Handbook of Schooling in Urban America

By Stanley William Rothstein | Go to book overview

16
Latino Churches and Schools as Urban Battlegrounds

Anthony M. Stevens-Arroyo and Ana María Diaz-Stevens

The rumors of the demise of religion have been greatly exaggerated. Certainly among Latinos, one of the salient characteristics of the barrios from Boston to San Diego is the omnipresence of religion. Whether in stately stone churches, ebullient storefront Pentecostal chapels, or the mysterious bótanicas filled with incense and African amulets, the Latino people of the United States surround themselves with vehicles of religious expression. 1

But what is the schooling function of religion, especially in the midst of Latino urban poverty? Among African-Americans, the study of the permanent underclass led Jeffrey Wilson to consider this question. He viewed the educative role of religion skeptically and generally considered it to offer no remedy to the hopelessness of the poverty cycle. 2 A study on black churches was more precise in analyzing the reason poverty and faith coexist with such little apparent mutual influence, pointing out that members of black urban churches tend to view themselves as different from the underclass around them. 3 These authors are more optimistic than Wilson, anticipating that part of the definition of an African- American Christian is to combat poverty and that education in moral values of the poor is within the future agenda of black churches.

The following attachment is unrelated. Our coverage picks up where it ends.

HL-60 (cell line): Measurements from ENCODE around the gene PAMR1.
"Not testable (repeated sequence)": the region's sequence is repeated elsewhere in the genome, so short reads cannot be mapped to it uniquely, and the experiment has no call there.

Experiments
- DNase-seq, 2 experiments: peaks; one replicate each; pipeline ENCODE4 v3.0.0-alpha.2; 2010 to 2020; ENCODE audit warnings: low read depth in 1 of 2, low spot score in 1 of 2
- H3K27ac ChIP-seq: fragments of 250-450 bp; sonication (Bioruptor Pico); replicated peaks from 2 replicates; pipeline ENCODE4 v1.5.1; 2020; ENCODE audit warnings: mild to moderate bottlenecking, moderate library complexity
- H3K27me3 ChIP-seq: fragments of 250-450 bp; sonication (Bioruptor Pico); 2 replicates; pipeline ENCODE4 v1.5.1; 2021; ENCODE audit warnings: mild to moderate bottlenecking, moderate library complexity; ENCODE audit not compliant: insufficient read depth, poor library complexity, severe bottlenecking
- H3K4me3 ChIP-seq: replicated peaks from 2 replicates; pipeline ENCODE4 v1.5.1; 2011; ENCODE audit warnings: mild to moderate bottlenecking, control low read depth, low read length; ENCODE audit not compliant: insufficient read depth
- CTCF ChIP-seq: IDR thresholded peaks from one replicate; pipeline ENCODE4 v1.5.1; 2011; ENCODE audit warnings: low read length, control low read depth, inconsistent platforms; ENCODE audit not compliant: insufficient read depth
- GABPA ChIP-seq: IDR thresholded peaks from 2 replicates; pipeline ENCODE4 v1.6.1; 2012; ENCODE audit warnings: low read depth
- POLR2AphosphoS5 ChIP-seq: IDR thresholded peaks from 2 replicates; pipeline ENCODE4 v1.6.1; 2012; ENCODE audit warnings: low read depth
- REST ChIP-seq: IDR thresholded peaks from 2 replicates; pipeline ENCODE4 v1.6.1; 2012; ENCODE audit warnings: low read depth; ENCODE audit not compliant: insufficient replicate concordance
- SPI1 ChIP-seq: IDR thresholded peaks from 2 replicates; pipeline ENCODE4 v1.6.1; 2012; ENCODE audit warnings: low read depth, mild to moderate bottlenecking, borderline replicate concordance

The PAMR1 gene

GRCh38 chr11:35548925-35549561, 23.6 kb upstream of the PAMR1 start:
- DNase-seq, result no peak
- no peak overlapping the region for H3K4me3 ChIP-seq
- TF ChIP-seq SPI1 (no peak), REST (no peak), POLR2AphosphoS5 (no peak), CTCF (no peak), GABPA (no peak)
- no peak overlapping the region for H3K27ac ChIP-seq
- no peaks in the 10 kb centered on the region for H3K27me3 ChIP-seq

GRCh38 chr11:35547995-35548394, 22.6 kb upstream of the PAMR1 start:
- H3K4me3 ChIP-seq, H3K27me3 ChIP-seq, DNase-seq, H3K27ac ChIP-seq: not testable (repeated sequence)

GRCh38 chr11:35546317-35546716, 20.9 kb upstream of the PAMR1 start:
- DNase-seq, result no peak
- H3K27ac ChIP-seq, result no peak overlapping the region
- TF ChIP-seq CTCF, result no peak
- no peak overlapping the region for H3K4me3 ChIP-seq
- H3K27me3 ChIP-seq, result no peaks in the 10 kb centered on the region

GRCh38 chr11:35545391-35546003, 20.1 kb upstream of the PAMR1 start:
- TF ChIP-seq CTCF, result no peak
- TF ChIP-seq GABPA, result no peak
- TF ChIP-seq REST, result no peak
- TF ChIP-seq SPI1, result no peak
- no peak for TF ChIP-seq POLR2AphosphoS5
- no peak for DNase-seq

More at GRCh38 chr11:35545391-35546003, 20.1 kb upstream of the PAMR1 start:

It would be a mistake to consider that what is said about religion among African-Americans necessarily is also true for Latinos. Not only is the religious tradition different, but the culture and the social experiences also are essentially distinct. Thus, the urban experience of Latinos is colored by a religious factor that is as unique as it is pervasive. Like urban problems and poverty, religion seems never to fade away, despite the secularist premises of liberals and radicals alike.

As Marx testified in his celebrated phrase, religion may be "the opiate of the people," but it is also "the cry of the oppressed." Certainly no one familiar with the radical ideological role of liberation theology in Latin America can pretend that religion in each and every manifestation is antithetical to real

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